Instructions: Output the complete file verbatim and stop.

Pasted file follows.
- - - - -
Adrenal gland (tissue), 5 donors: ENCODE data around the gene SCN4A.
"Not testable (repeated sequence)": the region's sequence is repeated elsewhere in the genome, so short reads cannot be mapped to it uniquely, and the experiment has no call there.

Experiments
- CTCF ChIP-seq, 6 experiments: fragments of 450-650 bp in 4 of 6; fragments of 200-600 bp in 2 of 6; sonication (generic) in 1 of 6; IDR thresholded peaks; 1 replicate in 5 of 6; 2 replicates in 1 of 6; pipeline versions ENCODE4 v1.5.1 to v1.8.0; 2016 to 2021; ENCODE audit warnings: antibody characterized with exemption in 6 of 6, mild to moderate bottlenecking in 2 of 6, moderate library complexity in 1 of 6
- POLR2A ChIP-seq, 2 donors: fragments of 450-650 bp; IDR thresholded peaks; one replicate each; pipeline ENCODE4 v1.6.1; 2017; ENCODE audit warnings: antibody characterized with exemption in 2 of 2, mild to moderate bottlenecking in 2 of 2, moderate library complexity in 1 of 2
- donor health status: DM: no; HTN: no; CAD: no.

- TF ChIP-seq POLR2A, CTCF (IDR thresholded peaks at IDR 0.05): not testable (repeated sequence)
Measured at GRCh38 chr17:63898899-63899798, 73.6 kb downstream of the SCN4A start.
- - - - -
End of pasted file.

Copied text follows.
Adrenal gland (tissue), 5 donors: ENCODE data around the gene SCN4A.
"Not testable (repeated sequence)": the region's sequence is repeated elsewhere in the genome, so short reads cannot be mapped to it uniquely, and the experiment has no call there.

Experiments
- CTCF ChIP-seq, 6 experiments: fragments of 450-650 bp in 4 of 6; fragments of 200-600 bp in 2 of 6; sonication (generic) in 1 of 6; IDR thresholded peaks; 1 replicate in 5 of 6; 2 replicates in 1 of 6; pipeline versions ENCODE4 v1.5.1 to v1.8.0; 2016 to 2021; ENCODE audit warnings: antibody characterized with exemption in 6 of 6, mild to moderate bottlenecking in 2 of 6, moderate library complexity in 1 of 6
- POLR2A ChIP-seq, 2 donors: fragments of 450-650 bp; IDR thresholded peaks; one replicate each; pipeline ENCODE4 v1.6.1; 2017; ENCODE audit warnings: antibody characterized with exemption in 2 of 2, mild to moderate bottlenecking in 2 of 2, moderate library complexity in 1 of 2
- donor health status: DM: no; HTN: no; CAD: no.

- TF ChIP-seq POLR2A, CTCF (IDR thresholded peaks at IDR 0.05): not testable (repeated sequence)
Measured at GRCh38 chr17:63898899-63899798, 73.6 kb downstream of the SCN4A start.